Like everything else about her, Kiitan’s hair was difficult. All her life, only one hair dresser had not complained. Aunty Toyin, from Jakande Beach Estate. Only that sweet rotund woman had spoken lovingly, maybe sometimes in awe, about her thick, long and very unmanageable hair. Everyone else had complained; her mother, her aunties, even her friends who should know better. It had been years since Aunty Toyin touched her hair yet Kiitan had fond memories of sitting between the woman’s hefty thighs as she massaged Shea Butter lovingly into every strand before braiding. Her hair had been beautiful, maybe even easy, under Aunty Toyin’s management but never again.
“Hair always tells the truth” Aunty Toyin had once said. “When I touch someone’s hair, I can know if they have been resting well, eating properly, whether they are happy or sad, healthy or sick…Hair never lies.”
So when Ladi reached out to touch her hair that special night, she had pulled back and hurt his feelings. Not all his feelings mind you. Ladi was a man with many feelings and always in his feelings. As far as Kiitan was concerned, it was a little bit much sometimes but for the most part, it was why she loved him. Maybe he could teach her to feel in places she had gone numb.
“Touch anything else.”
“But not the hair?”
“Not the hair”
She wanted to explain but then her Uber had showed up and then she only had time to kiss him goodnight.
On the ride home, the ring he had just given her weighed heavy on her finger. She didn’t like rings much but Ladi didn’t know that. He might have a PhD in electromagnetic theory but in the theory of Kiitan, there was still so much that was abstract.
“You don’t even like rings” Maimuna said to her later that night as they discussed the impending future.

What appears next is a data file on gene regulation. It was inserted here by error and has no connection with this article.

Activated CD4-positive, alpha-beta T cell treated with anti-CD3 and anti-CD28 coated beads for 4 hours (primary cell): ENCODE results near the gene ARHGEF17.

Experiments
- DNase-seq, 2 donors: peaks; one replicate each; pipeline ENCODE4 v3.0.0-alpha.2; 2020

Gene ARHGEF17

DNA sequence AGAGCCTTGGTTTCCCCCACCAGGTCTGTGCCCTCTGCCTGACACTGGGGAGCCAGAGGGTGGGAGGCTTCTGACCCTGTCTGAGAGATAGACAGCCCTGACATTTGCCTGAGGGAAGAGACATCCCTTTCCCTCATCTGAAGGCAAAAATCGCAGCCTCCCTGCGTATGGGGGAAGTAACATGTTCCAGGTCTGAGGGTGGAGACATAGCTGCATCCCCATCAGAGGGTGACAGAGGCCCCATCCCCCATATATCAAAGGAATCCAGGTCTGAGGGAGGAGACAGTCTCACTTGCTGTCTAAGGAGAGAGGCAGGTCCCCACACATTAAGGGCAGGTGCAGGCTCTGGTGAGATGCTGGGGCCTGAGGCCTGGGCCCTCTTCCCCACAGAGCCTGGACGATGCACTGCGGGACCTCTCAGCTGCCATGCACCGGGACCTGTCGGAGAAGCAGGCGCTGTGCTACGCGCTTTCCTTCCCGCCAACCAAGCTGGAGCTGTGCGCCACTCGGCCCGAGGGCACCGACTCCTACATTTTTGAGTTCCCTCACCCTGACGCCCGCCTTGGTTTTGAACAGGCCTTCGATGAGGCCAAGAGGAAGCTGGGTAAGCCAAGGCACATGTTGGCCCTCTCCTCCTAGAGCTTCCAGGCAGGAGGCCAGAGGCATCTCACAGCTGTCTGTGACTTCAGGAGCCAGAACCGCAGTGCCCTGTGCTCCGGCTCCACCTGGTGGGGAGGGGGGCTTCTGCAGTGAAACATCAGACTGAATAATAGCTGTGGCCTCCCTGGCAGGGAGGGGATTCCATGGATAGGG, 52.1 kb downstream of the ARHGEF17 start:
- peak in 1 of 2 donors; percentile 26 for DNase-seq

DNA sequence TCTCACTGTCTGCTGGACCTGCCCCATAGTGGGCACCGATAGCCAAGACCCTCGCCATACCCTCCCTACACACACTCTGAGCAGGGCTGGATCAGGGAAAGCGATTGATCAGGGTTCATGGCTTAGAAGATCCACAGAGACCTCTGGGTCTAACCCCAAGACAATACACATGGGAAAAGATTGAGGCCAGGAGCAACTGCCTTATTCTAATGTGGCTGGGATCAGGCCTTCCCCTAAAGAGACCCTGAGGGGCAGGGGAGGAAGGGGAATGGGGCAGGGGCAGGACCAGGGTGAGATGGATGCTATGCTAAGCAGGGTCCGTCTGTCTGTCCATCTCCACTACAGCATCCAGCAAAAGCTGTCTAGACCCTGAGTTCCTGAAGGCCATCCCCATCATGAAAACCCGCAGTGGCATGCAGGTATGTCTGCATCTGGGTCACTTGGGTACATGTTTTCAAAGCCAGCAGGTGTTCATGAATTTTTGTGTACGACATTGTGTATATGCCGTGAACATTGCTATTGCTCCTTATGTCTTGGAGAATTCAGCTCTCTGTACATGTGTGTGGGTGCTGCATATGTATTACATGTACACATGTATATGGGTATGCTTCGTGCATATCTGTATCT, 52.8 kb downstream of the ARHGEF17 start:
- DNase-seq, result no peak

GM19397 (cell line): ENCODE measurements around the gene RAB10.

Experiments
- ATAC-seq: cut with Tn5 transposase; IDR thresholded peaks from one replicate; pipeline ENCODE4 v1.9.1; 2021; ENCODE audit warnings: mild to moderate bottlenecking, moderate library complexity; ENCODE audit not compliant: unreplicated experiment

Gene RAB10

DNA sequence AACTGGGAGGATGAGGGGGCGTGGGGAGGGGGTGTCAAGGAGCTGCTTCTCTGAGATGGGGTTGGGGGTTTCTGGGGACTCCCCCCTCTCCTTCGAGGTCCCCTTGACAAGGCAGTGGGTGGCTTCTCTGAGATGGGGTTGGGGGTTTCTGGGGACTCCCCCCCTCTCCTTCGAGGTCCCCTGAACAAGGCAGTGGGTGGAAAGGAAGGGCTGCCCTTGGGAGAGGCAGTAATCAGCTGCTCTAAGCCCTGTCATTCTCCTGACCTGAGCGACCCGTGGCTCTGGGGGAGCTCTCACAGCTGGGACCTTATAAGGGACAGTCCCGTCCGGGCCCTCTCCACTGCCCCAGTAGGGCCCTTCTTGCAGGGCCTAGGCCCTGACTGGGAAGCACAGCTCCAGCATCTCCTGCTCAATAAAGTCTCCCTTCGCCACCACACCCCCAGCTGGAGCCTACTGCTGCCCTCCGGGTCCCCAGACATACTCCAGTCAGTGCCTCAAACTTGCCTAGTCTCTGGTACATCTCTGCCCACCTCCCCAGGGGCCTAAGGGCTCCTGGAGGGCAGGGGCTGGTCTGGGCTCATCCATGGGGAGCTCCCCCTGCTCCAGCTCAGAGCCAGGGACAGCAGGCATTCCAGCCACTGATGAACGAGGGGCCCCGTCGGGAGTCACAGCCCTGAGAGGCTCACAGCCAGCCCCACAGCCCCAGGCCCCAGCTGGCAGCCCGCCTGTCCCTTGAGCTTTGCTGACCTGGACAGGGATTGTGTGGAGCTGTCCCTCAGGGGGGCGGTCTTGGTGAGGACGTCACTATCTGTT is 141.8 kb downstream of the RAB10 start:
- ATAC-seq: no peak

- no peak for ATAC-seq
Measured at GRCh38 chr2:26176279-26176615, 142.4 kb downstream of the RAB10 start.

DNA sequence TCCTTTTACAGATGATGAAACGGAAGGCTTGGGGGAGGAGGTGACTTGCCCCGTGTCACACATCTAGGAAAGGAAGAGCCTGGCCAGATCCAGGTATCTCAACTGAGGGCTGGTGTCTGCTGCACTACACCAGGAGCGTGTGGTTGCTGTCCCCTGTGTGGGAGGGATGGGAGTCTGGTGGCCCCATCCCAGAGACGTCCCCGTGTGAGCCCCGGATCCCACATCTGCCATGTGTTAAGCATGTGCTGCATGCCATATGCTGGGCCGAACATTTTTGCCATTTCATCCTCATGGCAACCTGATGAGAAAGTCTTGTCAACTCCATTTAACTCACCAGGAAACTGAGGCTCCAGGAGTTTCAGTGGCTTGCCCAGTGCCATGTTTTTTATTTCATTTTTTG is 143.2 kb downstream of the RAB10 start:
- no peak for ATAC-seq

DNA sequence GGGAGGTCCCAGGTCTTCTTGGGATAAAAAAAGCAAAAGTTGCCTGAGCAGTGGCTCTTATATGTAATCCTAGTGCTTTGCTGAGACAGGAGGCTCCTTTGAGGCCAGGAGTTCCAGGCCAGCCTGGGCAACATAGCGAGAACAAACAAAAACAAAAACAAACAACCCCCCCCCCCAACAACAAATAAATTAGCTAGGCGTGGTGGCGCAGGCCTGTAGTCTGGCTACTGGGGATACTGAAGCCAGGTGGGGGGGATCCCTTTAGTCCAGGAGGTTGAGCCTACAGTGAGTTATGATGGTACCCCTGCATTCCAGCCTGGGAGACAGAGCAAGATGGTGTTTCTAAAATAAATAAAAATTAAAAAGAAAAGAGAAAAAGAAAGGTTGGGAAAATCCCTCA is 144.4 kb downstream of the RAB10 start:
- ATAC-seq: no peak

“The one man that finally managed to want me, I should drive him away with my oddities abi? I should have said ‘yes’ to the man but told him to return the ring abi? Do I blame you? It is because Baba has lined up suitors waiting to sweep you off your feet back home in Kano.”
“Shut up jor. I am a divorced Muslim Hausa woman. My father will not rest in peace until he can prove that Alhaji Umar can bring up a well behaved woman and we all know I am his last chance with that.”
Maimuna had two other sisters-Aunty Mairo, the eldest had recently packed up and left her husband for a younger lover. Miriam, closer to Maimuna in age, had never married. She wore jeans for evening prayers and swore like a sailor. Baba had long given up on her.
They laughed over Maimuna’s unusual kinfolk for a while but soon turned their minds back to clueless Ladi.
“Let him touch your hair tomorrow”
“Tomorrow is Sunday, a holy day”
“Are you Samson?”
“How you take sabi Bible pass some Christians is just wonderful”
“When my roommate is Iya Jesu nko?”
Kiitan went to bed light and heavy at the same time. A man loved her, at least the parts of her he knew. It was a truth that made her feel like she had wings and all she needed do was flap a little and flight.
But she wanted him to love all of her truth, not just the truths he had arrived at with no basis. She wanted him to know her and love her- the tough hair, her independence, her moodiness, her quirkiness, her hatred for rings and predilection for sneakers, the toothless grandmother in Ijebu Remo she never spoke about, the unfenced childhood home in Akute she still saw in her dreams, the onion morning breath that nothing seemed to be able to cure.. yet she was afraid to let him see these things- she didn’t want to lose him the way she had lost the others.
Just before sleeping, she took out a jar of Shea Butter from underneath her bed where she had hidden it from Maimuna’s prying fingers and took off her ring. She massaged the cream in gently as she remembered Aunty Toyin doing. Then she went to bed praying for miracles and that love would last. Tomorrow she would let him touch her hair.
Song of the day: India Arie – I am not my hair